In South Carolina, inheritances are typically immune to equitable division during divorce, and this rule applies regardless of the form of the inherited asset – whether cash, real estate or any other type of property. This also applies whether the spouse received the inheritance before or during the course of the marriage.
However, although this is the general rule of equitable distribution, it does not always play out that way in every circumstance. Often, clients come to us for help in securing their inheritances and gifts during a divorce because their finances became commingled with their spouse’s. This is especially true with longtime marriages and high-asset divorces.
For inheritances to remain completely separate property, they should remain segregated from the rest of the family’s finances.
What is commingling of assets?
In South Carolina, spouses can invalidate their separate property, even inheritances, by commingling. This means mixing your inherited or gifted property with your spouse’s marital property. A common example of this would be if you inherited a good deal of cash from your uncle. If you deposit that check into a joint bank account with your spouse, that money loses its immunity from equitable distribution and becomes marital property.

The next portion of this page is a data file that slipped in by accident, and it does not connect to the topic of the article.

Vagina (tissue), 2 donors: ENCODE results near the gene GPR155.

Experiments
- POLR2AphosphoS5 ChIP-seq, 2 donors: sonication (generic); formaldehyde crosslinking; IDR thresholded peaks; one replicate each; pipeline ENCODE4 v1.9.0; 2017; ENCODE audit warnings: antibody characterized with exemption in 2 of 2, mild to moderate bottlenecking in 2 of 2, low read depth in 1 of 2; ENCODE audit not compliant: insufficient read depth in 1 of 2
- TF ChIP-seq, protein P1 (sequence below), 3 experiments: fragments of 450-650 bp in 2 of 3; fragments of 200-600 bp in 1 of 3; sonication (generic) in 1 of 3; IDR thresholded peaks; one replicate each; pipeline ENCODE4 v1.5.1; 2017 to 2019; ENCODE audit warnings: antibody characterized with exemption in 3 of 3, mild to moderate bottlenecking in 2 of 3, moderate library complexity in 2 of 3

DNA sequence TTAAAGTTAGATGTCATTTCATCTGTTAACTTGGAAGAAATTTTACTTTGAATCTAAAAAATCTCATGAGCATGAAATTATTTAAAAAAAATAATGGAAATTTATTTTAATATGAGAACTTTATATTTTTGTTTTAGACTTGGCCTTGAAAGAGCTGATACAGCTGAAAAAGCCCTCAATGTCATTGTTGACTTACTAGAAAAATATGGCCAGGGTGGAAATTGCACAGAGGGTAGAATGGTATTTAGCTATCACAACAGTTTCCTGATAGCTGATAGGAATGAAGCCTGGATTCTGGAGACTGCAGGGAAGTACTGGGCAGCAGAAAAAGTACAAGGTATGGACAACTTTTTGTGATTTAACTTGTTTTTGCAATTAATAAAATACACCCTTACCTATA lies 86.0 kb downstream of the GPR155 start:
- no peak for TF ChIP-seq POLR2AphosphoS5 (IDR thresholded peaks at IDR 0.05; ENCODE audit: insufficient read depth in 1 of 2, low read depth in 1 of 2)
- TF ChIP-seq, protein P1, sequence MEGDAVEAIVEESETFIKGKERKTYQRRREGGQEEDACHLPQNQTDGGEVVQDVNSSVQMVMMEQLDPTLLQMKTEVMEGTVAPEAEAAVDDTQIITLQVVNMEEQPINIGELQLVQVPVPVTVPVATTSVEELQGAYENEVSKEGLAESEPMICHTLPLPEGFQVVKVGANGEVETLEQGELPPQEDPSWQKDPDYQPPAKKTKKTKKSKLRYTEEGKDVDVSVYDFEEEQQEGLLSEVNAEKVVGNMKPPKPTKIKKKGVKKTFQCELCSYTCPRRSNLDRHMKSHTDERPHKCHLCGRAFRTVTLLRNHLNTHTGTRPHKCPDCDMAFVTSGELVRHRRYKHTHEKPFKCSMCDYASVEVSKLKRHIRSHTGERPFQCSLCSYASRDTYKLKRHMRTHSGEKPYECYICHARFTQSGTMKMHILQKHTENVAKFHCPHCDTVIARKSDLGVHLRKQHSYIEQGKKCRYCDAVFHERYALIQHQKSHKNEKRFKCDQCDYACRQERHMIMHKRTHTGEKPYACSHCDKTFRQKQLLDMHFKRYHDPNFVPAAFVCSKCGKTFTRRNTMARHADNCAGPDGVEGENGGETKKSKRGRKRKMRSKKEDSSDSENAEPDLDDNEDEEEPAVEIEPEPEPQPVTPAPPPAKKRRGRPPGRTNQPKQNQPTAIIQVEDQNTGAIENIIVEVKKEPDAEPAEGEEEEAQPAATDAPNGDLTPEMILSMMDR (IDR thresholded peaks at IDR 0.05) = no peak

Or, if one spouse buys a home with an inheritance, the other spouse might be able to claim commingling if joint funds are used to pay other expenses like mortgages, insurance and maintenance.
Keeping an inheritance separate
If your spouse agrees that an inheritance is yours alone, you may sign a premarital or postmarital agreement for a judge to honor in court. However, you should still take action with any type of separate asset to ensure it remains separate, like not using it to pay a home mortgage or marital debts.
To avoid disputes and possible loss of your inheritance, document receipt of any gift or inheritance, along with any relevant details. This can help show that it is your asset in the event of a future disagreement.
When determining whether or not an inheritance is separate or marital property, the court may consider a number of other factors as well. For example, if a long period has passed between the inheritance and divorce, it may be treated as a marital asset. Or, the deceased may have specifically desired the inheritance to benefit the entire family and not just the named spouse. In other cases, a judge may rule a spouse can benefit from the inheritance if he/she provided care taking duties for the deceased.
Every divorce and every circumstance is different, and Attorney Tom Holland provides solid advice on how to protect your assets when you have a lot at stake. Contact Holland Law LLC in Fort Mill or Rock Hill today. We serve clients in York, Lancaster, and Chester Counties. Call today to schedule a consultation: 803-219-2630, or reach out through our contact page.
Tom Holland previously served as the General Counsel for the Lancaster County Sheriff’s Office, the City Solicitor for the City of Lancaster, and as a Special Assistant United States Attorney for the Sixth Circuit Solicitor’s Office. He is a single father, and through his own divorce gained valuable insight he now uses to represent Fort Mill and Rock Hill, SC families with the best representation. Learn more about Tom Holland.